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Stuffed Cabbage (“Golubtzi”) (GF) Recipe

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This recipe for Stuffed Cabbage (“Golubtzi”) (GF), by , is from Feed Your Mind, Body and Soul, one of the cookbooks created at FamilyCookbookProject.com. We help families or individuals create heirloom cookbook treasures.

Contributor:  
Contributor:  
Lina Bicer
Added: Wednesday, January 26, 2011

Category:
Category:

Ingredients:  
Ingredients:  
2 ¼ lb. lean ground beef
½ cup long grain rice
salt and ground pepper
4 onions, 2 chopped and 2 sliced
5 - 8 cloves garlic, chopped
2 eggs
3 T. water
1 large head of white or green cabbage
2 (14 oz.) cans chopped tomatoes
3 T. raw sugar
3 T. lemon juice
pinch of ground cinnamon
lemon wedges, to serve

Directions:
Directions:
Put the beef, rice, 1 tsp. salt, pepper, chopped onions and garlic in a bowl. Beat the eggs with water, and combine with the meat mixture. Cut the core from the cabbage in a cone shape and discard. Bring a very large pan of water to the boil, lower the cabbage into the water and blanch for 5 minutes, then remove from the pan. Peel one or two layers of leaves off the head, then re-submerge the cabbage. Repeat until all the leaves are removed. Preheat the oven to 300F. Form the beef mixture into ovals, the size of small lemons, and wrap each in one to two cabbage leaves, folding and overlapping the leaves so that the mixture is completely enclosed. Lay the cabbage rolls in the base of a large ovenproof dish, alternating with the sliced onions. Pour the tomatoes over and add sugar, lemon juice, salt, pepper and cinnamon. Cover and bake for 2 hours. During cooking, remove the holishkes from the oven and baste them with the tomato juice two or three times. After 2 hours, uncover the dish and cook for a further 30-60 minutes or until the tomato sauce has thickened and is lightly browned on top. Serve hot, with wedges of lemon and/or plain yogurt. Enjoy!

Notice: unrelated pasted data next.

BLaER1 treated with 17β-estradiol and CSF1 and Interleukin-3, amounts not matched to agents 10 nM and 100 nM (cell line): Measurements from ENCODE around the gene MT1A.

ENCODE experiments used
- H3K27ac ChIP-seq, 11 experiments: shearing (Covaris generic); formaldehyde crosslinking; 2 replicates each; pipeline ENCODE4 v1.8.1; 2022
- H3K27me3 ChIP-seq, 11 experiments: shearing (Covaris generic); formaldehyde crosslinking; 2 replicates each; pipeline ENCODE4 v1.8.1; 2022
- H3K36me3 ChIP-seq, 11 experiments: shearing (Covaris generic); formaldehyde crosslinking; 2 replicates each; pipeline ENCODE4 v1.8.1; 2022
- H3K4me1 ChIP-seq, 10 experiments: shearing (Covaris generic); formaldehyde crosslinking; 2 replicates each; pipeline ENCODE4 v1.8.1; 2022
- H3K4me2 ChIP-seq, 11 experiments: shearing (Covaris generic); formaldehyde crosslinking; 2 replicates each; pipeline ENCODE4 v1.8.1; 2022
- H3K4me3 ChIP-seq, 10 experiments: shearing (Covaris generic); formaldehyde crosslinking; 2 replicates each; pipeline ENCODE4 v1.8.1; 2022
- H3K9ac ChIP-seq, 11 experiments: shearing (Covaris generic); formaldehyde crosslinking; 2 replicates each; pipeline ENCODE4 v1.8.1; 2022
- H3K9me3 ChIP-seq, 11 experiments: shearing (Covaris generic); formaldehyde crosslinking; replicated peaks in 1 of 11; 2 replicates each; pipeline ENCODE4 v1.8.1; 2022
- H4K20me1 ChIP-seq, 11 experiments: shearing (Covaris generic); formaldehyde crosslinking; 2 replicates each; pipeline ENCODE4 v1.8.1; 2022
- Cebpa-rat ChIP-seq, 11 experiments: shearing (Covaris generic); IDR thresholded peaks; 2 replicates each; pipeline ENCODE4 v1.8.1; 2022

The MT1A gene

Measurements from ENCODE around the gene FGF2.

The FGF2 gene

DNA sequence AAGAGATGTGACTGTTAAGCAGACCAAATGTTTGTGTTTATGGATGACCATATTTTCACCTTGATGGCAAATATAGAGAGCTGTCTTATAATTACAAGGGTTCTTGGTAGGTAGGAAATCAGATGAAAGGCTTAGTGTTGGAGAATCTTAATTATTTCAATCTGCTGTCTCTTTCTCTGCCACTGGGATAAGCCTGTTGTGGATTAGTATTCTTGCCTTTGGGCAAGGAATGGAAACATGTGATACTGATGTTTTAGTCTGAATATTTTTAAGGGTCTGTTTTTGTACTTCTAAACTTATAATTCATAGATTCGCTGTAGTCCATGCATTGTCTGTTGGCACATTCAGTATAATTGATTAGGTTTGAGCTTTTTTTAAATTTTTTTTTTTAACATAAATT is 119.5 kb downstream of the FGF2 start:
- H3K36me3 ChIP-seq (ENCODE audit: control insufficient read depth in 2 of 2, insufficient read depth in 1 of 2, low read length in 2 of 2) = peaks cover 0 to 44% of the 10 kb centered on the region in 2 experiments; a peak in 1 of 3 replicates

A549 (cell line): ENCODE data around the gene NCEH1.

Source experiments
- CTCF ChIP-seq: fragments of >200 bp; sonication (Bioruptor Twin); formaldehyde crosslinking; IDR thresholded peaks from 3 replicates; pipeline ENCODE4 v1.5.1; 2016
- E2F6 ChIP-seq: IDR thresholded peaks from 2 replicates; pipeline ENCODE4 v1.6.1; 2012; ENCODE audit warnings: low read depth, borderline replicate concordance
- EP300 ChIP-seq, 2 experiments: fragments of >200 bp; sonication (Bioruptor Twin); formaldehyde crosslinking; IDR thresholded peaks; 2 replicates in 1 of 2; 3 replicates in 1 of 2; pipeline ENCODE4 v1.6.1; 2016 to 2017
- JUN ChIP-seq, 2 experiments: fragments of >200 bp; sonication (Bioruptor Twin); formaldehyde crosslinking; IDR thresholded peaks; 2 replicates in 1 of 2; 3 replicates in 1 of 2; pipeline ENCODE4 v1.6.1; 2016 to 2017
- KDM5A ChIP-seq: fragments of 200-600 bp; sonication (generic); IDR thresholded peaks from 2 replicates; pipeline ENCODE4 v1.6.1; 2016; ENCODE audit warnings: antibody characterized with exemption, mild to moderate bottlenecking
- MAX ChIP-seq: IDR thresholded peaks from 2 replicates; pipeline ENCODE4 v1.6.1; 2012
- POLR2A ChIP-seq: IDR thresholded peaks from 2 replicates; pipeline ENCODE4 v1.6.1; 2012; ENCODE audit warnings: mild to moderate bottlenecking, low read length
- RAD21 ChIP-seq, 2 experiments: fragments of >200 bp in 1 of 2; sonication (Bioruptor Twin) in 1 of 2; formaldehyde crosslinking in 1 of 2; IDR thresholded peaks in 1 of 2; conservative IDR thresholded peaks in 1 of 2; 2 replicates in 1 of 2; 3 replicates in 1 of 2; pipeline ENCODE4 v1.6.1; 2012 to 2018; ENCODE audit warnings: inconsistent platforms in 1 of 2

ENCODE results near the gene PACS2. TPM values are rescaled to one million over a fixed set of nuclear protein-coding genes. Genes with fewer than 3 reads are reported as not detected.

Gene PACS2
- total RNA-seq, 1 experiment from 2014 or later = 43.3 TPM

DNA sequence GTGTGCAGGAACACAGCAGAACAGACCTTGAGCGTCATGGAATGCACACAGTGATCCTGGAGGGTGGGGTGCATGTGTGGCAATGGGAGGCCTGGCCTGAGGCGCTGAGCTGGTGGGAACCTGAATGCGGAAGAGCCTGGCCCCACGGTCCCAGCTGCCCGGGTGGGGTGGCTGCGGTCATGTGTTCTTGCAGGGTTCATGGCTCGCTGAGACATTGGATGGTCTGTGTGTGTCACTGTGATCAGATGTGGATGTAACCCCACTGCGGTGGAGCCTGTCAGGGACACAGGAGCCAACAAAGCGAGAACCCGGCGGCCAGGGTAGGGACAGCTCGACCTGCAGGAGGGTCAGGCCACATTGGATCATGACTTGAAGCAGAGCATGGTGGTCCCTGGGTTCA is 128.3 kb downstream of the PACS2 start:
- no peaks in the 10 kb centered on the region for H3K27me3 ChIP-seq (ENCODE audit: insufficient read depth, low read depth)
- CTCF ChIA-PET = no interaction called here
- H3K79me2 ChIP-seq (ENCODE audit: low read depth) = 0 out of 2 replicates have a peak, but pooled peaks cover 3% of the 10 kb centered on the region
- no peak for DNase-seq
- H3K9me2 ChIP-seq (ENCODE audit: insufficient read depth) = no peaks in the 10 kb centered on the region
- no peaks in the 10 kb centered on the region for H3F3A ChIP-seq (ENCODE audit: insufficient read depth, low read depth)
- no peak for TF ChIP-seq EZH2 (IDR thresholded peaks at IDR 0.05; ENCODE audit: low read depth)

Personal Notes:
Personal Notes:
This dish is also known as "Holishkes." This is a traditional dish for Sukkot. The stuffing symbolizes abundance. Versions of this dish have long been enjoyed by Jewish communities in the Middle East, Europe and Russia. It is very hearty but healthy.

 

 

 

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